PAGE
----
Steven Hogg grew concerned when he realized it had been awhile since he had seen — or smelled — a dead skunk.
Not everyone would consider that a problem. But to Hogg, wildlife supervisor for the Plymouth-based Three Rivers Park District, a lack of contact with striped skunks in the parks could suggest a decline in local populations of the aromatic mammals.
“I wondered, are striped skunks a part of our parks anymore?” he said. “Anytime you’re missing something from the environment, I think that is at least a reason for concern.”
So Hogg decided to conduct what’s called a camera trapping program. Launched in 2017, the project uses digital cameras, rather than physical traps, to capture images of animals in the wild.
The cameras are equipped with motion detectors that trigger their shutters, so they photograph anything that crosses their lenses. They also are equipped to take pictures in the dark.
Volunteers, or “citizen scientists,” regularly venture deep into seven Three Rivers park reserves around the west and south metro area, strap the cameras around trees and return every three weeks to collect the images and move the cameras to different locations. The project covers wide swaths of territory and produces tens of thousands of photos a year.
Over the program’s three years, the cameras have captured coyotes, raccoons, wild turkeys, two kinds of fox, three kinds of squirrels, opossums, minks, owls, bats, a 4-foot-tall sandhill crane and its baby (called a colt) and thousands of deer — bucks, does and fawns.
Hogg was particularly interested when a photo was shot of a fisher, a member of the weasel family, because historically the animals have lived in northern Minnesota.
The citizen scientists enjoy the project, Hogg said. “A lot of them are retired, very fit, and want to get outside,” he said.
Cheryl Batson, a volunteer from Brooklyn Center, is a nurse by profession but loves working outdoors.
“When I was having to make my career choice it was like, do I want to do something that is outdoors or do I want to help people? In the end I chose people,” she said. “But that doesn’t mean I can’t have this as my hobby.”
Mike Sweet, a biologist who retired from the U.S. Fish and Wildlife Service in 2012, was so interested in recording wildlife that he already had been setting out his own cameras before becoming involved in Hogg’s project. He said he’s hoping for “one of those rare instances of a mountain lion coming through, or a bear.”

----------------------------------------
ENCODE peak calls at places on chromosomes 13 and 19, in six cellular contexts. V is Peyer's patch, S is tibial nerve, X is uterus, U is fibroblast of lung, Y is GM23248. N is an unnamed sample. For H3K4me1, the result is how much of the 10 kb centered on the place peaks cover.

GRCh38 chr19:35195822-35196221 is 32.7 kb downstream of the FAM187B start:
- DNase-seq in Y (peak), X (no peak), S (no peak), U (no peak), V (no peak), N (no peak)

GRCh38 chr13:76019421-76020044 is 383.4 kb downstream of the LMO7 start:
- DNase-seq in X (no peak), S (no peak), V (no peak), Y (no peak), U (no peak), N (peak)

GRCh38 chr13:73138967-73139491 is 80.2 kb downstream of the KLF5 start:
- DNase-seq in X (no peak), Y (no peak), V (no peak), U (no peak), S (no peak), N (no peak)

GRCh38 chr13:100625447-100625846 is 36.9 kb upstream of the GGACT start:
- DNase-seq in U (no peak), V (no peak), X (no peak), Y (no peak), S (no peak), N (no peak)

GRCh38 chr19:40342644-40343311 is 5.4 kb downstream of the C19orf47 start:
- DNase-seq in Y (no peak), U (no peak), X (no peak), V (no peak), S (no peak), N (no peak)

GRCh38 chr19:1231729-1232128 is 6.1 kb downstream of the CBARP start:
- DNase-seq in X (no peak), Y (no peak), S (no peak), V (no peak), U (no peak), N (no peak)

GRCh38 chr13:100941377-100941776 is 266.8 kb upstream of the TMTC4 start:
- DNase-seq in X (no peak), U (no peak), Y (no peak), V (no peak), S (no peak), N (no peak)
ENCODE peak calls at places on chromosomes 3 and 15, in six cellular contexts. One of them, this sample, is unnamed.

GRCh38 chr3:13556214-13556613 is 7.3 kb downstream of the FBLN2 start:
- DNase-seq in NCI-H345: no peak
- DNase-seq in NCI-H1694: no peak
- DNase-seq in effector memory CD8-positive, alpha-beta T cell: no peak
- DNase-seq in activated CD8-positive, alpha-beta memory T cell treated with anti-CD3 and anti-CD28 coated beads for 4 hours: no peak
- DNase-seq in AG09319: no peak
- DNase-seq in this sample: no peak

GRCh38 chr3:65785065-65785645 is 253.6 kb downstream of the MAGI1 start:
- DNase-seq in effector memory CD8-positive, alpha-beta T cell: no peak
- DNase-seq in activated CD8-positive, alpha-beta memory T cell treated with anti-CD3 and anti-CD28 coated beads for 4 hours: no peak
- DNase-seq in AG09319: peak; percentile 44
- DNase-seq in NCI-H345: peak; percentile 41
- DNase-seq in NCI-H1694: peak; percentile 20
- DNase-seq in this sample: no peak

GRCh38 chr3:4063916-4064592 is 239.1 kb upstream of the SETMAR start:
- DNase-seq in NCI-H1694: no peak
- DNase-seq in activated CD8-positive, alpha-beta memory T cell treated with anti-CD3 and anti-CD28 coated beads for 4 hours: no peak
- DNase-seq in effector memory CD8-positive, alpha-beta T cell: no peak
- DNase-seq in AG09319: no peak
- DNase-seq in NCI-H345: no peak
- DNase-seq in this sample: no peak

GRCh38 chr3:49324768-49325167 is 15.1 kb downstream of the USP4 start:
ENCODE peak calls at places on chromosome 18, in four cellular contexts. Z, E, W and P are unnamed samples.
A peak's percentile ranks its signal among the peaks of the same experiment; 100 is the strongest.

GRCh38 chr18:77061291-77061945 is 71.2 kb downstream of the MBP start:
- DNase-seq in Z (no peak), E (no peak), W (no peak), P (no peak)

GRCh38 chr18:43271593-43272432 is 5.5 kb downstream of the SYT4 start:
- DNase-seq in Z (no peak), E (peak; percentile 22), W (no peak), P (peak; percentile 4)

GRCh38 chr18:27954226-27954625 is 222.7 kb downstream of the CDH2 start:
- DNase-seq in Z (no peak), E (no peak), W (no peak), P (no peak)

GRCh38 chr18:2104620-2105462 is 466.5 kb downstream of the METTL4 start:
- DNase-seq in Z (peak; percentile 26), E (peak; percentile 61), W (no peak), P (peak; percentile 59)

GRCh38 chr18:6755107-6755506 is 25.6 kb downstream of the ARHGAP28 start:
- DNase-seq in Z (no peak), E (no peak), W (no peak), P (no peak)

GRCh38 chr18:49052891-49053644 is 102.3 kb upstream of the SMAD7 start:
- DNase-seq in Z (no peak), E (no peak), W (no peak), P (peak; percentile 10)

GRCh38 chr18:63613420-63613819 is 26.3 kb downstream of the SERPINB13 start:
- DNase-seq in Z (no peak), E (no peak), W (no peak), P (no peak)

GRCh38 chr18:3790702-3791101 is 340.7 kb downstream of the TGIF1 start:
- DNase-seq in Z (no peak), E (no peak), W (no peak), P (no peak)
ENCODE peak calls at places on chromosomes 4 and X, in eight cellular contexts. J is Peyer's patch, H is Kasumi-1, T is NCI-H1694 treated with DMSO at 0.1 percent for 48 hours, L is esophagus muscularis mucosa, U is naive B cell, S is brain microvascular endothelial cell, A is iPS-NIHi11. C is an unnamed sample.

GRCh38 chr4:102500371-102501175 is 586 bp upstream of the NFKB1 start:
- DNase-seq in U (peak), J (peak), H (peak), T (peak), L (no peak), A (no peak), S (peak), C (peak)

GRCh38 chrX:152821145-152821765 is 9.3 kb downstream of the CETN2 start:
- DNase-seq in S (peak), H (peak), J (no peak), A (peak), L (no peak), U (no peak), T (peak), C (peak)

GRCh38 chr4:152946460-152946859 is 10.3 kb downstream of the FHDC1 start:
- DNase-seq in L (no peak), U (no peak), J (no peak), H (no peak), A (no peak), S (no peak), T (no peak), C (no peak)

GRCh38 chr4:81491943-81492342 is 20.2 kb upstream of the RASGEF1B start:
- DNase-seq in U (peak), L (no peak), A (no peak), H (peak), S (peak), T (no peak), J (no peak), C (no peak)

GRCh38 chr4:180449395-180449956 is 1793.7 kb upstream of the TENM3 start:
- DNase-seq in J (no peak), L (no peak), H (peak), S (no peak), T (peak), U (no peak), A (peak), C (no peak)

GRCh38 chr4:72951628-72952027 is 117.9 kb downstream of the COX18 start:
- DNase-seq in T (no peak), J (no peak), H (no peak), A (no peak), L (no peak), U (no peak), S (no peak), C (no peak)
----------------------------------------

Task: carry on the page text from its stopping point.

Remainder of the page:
Hogg is interested in mammals in general. Birds, amphibians and reptiles are relatively easy to track without cameras, he said, but “mammals are very secretive.”
For instance, he can identify birds by their songs. But when he hears coyote howls at night, other coyotes don’t always respond — perhaps desensitized to noise coming from housing springing up around the parks.
Pictures have been taken of a few members of the ape family — specifically, humans — wandering off the trails against the rules, sometimes grinning boldly into the camera lens.
As for striped skunks, the numbers captured on camera have sharply declined. The first year, there were 24 skunks spotted on almost 20,000 photos. The second year, though the total photos more than doubled as more volunteers participated, just one skunk was found. Last year, the number was zero.
Though that would seem to confirm Hogg’s fears, he stressed that it’s too soon to draw conclusions. Numbers of all the animals photographed swing up and down from one year to the next, so fewer photos don’t necessarily indicate a declining population overall; that could have more to do with camera placement or other factors. Larger patterns can’t be detected without comparing figures over many years or even decades.
“We need to be very careful with trying to interpret anything,” he said “This is very short-term data.”
Rather than measuring what’s not there, the project is better for finding what is. Some critters appear unexpectedly, like the fisher. Hogg is hoping a bobcat will pop up someday. Without the cameras keeping watch, he said, “We don’t know if we have rare species here.”
Katy Read • 612-673-4583